Coronavirus forces business owners to make difficult decisions

As the COVID-19 coronavirus continues to change the everyday lives of people everywhere, local business owners are faced with difficult decisions as they work to keep their customers and employees.

Some retail stores and locally owned shops have already made the decision to close their doors until the coronavirus runs its course; however, many of those have their products available for purchase online.

Restaurants were hit last week with an public health order by the governor to close dine-in areas. But, many restaurants are still available to serve through carry-out and drive-through options.

Demopolis businessowner Jason Windham operates a restaurant, Batter Up, Holiday Cleaners, a dry cleaning business, as well as a laundry-mat, Suds.

“My biggest concern came after the governor’s mandate (to close restaurant dining rooms), but we are doing what we can to make it work,” Windham said. “We’ve seen a drop (at Batter Up), but so far it’s been better than I anticipated.”

At his dry-cleaning company, he said there has been consistent work but that he has gone from running only three of his five machines this week. “There’s just not enough volume to sustain our regular pace,” he said.

For now, that means a decrease of hours for his employees. “My employees just got paid last week, so they aren’t feeling the effects of all this yet.We’re only five days into this. Next month is when it’s going to get hard if can’t get back to some form of normalcy.”

Federal and state officials are working on plans to assist small businesses through the coronavirus crisis. Governor Kay Ivey announced March 21 that small businesses impacted by the pandemic are eligible for assistance under the U.S. Small Business Administration’s Economic Injury Disaster Loan (EIDL) program.

“Small businesses represent the backbone of Alabama’s economy, and many of them need immediate help in these trying times,” Ivey said.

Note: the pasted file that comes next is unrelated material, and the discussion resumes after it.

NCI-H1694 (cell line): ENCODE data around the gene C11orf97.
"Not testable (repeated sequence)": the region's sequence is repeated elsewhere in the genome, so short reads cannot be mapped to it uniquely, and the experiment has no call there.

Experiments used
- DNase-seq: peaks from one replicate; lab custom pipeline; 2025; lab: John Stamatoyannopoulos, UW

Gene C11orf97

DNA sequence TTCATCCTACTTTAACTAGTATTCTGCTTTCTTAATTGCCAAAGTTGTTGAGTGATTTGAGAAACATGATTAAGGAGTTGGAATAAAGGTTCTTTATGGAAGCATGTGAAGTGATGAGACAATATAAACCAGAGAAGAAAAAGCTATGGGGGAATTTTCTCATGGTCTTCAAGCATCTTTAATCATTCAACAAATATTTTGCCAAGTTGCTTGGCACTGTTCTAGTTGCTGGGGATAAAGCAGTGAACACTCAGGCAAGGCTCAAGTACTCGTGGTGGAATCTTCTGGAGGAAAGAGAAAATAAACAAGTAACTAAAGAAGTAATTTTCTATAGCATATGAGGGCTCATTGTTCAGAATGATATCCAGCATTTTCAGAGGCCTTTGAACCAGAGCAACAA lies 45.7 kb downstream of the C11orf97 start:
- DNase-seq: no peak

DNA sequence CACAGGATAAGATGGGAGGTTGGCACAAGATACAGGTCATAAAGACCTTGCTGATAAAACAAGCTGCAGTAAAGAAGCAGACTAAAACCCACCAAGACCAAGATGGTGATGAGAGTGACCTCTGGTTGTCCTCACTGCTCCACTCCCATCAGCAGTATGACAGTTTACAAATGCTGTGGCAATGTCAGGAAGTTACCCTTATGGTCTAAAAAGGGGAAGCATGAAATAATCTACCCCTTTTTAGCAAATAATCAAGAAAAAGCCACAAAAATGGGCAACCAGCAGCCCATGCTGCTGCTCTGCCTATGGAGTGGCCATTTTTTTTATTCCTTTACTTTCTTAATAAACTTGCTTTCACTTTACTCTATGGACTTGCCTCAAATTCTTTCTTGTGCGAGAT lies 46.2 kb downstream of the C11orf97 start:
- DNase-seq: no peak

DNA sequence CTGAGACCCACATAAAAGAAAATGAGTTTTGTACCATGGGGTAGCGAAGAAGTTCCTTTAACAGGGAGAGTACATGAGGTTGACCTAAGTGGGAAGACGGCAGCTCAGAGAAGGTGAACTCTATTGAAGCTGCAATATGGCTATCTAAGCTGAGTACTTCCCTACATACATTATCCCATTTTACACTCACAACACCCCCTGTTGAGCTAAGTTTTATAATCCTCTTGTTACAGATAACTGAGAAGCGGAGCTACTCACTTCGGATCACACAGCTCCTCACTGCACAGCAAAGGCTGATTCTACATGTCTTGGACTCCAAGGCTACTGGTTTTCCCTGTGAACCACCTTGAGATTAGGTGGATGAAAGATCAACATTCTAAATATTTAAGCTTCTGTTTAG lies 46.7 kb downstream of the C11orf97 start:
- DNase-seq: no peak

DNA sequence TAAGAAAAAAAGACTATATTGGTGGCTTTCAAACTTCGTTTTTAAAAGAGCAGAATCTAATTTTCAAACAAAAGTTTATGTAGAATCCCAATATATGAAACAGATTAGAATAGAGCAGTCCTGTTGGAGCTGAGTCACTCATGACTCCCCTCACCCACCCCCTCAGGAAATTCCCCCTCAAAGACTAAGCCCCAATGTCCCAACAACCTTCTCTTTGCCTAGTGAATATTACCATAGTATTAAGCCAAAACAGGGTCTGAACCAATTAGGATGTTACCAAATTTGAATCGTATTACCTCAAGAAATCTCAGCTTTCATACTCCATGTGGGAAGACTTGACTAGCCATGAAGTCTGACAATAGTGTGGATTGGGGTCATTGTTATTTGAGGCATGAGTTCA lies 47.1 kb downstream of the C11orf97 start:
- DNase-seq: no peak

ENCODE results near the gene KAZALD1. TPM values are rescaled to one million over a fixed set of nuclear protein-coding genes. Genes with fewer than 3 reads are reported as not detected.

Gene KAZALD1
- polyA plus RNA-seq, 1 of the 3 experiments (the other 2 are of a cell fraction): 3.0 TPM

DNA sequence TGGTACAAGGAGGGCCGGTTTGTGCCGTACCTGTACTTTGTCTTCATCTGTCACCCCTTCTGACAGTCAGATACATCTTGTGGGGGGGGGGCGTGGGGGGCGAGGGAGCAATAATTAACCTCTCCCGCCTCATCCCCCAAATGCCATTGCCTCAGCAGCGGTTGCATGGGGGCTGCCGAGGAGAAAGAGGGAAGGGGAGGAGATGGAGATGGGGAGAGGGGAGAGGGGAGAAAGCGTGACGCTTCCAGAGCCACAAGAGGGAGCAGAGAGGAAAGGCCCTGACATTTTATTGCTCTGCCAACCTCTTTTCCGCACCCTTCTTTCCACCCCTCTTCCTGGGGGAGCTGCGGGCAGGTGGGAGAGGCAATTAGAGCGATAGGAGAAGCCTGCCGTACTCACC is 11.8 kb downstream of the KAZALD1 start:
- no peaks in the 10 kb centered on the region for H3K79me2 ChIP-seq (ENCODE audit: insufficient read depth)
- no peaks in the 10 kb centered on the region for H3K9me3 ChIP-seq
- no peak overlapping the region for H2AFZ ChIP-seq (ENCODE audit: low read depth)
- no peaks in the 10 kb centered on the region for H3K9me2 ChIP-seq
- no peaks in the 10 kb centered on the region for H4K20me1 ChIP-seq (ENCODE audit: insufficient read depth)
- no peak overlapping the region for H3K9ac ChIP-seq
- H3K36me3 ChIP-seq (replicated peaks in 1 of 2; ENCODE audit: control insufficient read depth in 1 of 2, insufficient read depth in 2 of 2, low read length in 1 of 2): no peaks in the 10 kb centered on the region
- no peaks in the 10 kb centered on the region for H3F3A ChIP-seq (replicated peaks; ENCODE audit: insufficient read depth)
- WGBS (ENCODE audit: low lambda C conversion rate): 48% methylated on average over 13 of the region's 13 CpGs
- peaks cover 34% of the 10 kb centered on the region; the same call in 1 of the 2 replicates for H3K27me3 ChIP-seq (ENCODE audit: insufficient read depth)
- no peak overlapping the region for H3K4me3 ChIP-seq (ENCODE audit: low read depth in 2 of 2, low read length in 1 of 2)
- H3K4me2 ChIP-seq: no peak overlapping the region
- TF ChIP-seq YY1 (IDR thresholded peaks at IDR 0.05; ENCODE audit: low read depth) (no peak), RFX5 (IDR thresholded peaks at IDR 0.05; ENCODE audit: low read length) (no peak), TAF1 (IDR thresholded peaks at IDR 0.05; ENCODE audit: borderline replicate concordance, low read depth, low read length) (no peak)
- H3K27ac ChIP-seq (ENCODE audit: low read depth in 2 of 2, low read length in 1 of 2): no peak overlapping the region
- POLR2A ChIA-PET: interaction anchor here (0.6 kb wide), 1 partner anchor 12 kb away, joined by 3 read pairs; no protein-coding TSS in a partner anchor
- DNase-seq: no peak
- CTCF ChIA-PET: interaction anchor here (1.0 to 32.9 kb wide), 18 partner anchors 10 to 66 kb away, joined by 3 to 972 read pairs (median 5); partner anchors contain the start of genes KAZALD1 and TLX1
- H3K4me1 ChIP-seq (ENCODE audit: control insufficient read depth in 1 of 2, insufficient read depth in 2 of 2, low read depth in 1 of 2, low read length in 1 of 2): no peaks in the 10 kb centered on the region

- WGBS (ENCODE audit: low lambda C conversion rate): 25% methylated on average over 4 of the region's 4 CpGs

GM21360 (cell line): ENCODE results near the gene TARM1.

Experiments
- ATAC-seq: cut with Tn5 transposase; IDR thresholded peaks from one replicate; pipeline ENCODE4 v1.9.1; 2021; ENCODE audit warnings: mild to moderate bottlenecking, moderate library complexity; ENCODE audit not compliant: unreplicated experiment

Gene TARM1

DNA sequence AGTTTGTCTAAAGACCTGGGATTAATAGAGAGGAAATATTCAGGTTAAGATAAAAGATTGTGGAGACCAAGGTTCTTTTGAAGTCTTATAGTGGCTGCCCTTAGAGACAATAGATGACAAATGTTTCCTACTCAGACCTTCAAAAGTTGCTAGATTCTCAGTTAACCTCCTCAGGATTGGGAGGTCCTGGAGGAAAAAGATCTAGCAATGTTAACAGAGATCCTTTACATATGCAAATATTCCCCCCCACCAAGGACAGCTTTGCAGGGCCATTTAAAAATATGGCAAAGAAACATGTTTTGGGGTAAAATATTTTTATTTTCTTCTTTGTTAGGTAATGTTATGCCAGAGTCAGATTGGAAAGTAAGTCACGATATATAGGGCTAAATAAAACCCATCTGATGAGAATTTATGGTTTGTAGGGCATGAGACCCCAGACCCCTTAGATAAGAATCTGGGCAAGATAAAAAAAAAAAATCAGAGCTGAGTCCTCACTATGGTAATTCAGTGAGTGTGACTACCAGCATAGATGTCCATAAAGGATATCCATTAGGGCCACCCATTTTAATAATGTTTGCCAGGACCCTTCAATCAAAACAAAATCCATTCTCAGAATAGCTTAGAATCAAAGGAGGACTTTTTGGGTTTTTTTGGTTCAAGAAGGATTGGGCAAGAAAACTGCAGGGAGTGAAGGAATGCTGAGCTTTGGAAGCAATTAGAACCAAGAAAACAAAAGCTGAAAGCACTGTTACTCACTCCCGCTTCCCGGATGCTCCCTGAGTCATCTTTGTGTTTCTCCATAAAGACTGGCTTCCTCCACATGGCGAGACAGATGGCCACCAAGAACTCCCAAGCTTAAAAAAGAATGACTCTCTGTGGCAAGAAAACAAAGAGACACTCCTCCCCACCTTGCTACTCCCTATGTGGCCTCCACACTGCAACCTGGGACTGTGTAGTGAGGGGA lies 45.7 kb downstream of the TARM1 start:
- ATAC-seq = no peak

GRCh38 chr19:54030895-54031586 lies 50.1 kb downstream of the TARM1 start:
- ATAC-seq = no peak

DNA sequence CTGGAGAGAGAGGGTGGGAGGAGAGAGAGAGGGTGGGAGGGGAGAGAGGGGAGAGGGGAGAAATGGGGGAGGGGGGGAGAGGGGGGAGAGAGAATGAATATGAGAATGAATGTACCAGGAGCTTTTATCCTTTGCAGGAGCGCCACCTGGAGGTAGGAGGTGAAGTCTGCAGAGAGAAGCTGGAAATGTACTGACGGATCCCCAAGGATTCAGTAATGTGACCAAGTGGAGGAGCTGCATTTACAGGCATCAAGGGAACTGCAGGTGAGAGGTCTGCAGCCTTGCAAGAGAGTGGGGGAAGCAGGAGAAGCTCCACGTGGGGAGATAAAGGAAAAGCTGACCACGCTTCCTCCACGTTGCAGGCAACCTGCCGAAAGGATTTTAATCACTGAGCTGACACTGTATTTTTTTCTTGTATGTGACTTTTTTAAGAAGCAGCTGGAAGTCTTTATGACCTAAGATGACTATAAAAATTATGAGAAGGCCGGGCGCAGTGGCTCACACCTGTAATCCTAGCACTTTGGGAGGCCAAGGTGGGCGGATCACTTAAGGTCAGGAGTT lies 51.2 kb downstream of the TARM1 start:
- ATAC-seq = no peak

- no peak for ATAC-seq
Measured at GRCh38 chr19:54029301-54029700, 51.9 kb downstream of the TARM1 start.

For more information, visit SBA’s COVID-19 disaster assistance web page.

Ivy Lowe, co-owner of Nancy & Company Fine Jewelers, is among those who are closing, although she will take appointments. She said most of their suppliers have already closed.

“We’re not sure when we’ll open back up,” Cole said.

Another business forced to close was Renu Massage Therapy. “It was definitely a difficult decision,” said owner Yvonne Walker. “As a massage therapist, I’m definitely in my customers’ personal space. I tried to think of ways I could stay open, but I can’t risk my health or the health of my customers.”

As a self-employed worker, Walker struggles with how she will make ends meet if she can’t get back to work soon.

“I won’t qualify for unemployment or have access to small business loans. I’m constantly thinking about ways I might bring in some type of income,” she said.

It is uncertainty of when things will return to normal that concerns Walker the most.

“It’s extremely hard to stay hopeful,” she said. “But, I think about the fact that I’m not the only one going through this and there are others who may have it much worse. Everyone is having to deal with this, not just me.”

Through the issues facing his business, Windham said he seen the best from his employees and the community.

“Demopolis has been fantastic in passing along information and sharing things on social media. I have employees with two jobs who have offered their hours to those who rely solely on their income here.

“It’s not business as usual, but we are thankful for the business we do have,” Windham said.

(This article originally appeared in the Wednesday, March 25 issue of the Demopolis Times.

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